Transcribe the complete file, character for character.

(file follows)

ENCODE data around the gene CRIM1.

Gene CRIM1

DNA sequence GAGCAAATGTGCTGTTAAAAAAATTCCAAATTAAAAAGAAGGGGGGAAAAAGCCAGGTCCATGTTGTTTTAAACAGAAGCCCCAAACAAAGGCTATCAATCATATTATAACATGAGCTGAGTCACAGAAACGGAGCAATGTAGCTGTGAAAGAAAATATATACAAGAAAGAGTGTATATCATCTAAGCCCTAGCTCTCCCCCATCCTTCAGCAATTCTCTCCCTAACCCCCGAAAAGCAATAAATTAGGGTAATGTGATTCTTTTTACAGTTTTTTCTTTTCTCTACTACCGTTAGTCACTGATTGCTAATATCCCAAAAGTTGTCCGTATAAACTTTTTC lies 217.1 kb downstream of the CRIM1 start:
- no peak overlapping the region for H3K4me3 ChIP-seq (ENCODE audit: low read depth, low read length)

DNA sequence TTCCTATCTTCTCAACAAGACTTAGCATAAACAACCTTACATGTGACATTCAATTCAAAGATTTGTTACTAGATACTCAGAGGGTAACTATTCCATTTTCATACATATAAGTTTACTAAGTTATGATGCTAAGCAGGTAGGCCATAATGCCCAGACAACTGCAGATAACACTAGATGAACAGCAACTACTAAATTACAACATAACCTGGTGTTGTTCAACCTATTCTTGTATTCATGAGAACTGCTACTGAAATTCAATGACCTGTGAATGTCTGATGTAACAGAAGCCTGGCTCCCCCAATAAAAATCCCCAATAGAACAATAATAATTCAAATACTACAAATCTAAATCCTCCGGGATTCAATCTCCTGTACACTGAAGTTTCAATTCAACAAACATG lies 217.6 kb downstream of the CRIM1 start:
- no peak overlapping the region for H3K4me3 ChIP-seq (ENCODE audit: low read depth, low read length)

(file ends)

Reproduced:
ENCODE data around the gene CRIM1.

Gene CRIM1

DNA sequence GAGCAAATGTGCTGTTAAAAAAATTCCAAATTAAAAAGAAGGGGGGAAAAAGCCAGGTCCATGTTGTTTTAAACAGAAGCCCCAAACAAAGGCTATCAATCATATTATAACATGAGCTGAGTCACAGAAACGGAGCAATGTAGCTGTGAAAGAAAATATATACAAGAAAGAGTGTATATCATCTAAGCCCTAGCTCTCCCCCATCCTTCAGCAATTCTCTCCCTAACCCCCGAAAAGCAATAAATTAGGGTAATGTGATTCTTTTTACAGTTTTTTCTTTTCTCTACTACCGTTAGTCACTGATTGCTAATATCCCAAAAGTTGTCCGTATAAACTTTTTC lies 217.1 kb downstream of the CRIM1 start:
- no peak overlapping the region for H3K4me3 ChIP-seq (ENCODE audit: low read depth, low read length)

DNA sequence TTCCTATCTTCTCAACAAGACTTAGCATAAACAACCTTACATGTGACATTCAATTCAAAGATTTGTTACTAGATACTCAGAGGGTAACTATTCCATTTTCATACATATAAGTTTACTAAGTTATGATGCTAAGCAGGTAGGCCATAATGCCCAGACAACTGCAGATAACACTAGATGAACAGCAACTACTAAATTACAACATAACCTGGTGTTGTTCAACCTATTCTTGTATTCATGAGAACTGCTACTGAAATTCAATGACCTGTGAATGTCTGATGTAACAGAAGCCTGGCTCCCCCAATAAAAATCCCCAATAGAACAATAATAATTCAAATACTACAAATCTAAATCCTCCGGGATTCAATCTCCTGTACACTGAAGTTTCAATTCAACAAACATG lies 217.6 kb downstream of the CRIM1 start:
- no peak overlapping the region for H3K4me3 ChIP-seq (ENCODE audit: low read depth, low read length)